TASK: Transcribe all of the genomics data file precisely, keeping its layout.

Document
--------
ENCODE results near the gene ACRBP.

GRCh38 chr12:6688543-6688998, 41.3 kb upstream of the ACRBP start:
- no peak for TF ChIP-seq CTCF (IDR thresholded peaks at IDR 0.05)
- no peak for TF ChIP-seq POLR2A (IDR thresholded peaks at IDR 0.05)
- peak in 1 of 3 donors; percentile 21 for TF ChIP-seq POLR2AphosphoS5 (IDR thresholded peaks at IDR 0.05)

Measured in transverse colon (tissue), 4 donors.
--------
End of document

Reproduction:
ENCODE results near the gene ACRBP.

GRCh38 chr12:6688543-6688998, 41.3 kb upstream of the ACRBP start:
- no peak for TF ChIP-seq CTCF (IDR thresholded peaks at IDR 0.05)
- no peak for TF ChIP-seq POLR2A (IDR thresholded peaks at IDR 0.05)
- peak in 1 of 3 donors; percentile 21 for TF ChIP-seq POLR2AphosphoS5 (IDR thresholded peaks at IDR 0.05)

Measured in transverse colon (tissue), 4 donors.